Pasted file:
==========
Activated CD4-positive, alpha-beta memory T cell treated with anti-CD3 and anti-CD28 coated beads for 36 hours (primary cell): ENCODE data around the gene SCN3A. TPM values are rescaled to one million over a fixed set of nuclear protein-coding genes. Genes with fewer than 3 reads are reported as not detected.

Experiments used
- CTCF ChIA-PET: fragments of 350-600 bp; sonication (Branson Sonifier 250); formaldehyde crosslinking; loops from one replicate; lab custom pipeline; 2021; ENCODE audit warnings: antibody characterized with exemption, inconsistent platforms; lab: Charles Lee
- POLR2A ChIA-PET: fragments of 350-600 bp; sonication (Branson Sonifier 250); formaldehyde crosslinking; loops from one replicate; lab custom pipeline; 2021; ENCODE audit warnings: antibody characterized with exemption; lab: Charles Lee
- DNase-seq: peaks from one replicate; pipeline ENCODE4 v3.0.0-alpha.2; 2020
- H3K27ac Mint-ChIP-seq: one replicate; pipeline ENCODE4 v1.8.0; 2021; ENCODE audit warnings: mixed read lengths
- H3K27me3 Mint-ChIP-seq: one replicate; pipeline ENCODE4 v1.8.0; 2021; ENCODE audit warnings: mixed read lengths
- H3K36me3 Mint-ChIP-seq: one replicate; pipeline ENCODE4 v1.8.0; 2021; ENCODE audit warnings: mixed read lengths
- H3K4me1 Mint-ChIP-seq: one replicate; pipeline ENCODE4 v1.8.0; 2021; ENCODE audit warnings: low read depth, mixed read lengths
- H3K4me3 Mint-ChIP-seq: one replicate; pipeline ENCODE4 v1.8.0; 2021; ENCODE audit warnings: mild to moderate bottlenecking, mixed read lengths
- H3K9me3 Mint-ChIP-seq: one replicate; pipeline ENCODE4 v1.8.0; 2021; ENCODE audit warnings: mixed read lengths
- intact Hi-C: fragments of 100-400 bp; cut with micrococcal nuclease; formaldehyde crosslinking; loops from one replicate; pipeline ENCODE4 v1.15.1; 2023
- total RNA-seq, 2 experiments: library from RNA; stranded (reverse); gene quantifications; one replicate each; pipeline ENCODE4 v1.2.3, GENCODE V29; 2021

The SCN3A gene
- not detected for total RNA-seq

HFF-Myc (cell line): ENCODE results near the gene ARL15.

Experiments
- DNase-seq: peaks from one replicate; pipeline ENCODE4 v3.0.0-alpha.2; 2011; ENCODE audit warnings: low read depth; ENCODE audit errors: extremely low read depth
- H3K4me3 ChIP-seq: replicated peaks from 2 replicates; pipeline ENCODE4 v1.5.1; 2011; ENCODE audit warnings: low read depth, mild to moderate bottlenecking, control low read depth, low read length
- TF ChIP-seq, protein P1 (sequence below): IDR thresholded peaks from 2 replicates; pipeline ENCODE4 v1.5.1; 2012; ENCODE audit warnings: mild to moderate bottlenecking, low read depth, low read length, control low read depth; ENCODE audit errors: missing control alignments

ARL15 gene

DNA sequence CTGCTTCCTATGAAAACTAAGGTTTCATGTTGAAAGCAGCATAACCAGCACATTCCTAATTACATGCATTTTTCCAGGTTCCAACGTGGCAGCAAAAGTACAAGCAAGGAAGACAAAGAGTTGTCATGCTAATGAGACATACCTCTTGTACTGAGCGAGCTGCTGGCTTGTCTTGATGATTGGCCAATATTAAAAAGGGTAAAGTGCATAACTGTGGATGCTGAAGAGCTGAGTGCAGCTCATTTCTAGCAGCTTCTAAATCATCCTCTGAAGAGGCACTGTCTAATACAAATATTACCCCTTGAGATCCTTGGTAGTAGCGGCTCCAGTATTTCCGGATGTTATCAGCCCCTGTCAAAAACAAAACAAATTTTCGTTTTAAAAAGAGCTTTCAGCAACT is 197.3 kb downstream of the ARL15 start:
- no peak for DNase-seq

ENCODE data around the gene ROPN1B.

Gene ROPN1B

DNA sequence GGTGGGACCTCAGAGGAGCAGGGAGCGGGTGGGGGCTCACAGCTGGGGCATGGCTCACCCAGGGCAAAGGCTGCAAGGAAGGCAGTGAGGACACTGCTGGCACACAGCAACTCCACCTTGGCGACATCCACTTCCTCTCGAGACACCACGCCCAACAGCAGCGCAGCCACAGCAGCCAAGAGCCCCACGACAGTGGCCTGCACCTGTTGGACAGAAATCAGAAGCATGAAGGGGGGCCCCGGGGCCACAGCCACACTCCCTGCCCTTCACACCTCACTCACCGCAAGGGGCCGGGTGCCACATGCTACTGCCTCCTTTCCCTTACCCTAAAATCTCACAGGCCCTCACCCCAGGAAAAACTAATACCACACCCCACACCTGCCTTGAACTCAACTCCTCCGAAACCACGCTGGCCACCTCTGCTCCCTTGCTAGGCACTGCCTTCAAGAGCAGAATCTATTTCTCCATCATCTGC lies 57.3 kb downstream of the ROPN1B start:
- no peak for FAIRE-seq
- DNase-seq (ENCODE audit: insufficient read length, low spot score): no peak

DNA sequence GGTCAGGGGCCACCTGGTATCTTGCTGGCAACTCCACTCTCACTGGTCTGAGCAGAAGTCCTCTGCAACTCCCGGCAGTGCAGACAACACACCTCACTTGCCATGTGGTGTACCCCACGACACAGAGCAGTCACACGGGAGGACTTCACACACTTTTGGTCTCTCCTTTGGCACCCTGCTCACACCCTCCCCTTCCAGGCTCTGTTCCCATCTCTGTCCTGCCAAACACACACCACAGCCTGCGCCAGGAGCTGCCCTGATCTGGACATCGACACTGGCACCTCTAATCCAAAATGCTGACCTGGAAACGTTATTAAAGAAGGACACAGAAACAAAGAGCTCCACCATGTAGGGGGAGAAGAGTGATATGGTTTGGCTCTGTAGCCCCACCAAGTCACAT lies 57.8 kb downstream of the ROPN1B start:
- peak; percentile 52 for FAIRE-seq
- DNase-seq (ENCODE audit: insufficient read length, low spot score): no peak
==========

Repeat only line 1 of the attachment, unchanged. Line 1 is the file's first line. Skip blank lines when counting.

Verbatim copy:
Activated CD4-positive, alpha-beta memory T cell treated with anti-CD3 and anti-CD28 coated beads for 36 hours (primary cell): ENCODE data around the gene SCN3A. TPM values are rescaled to one million over a fixed set of nuclear protein-coding genes. Genes with fewer than 3 reads are reported as not detected.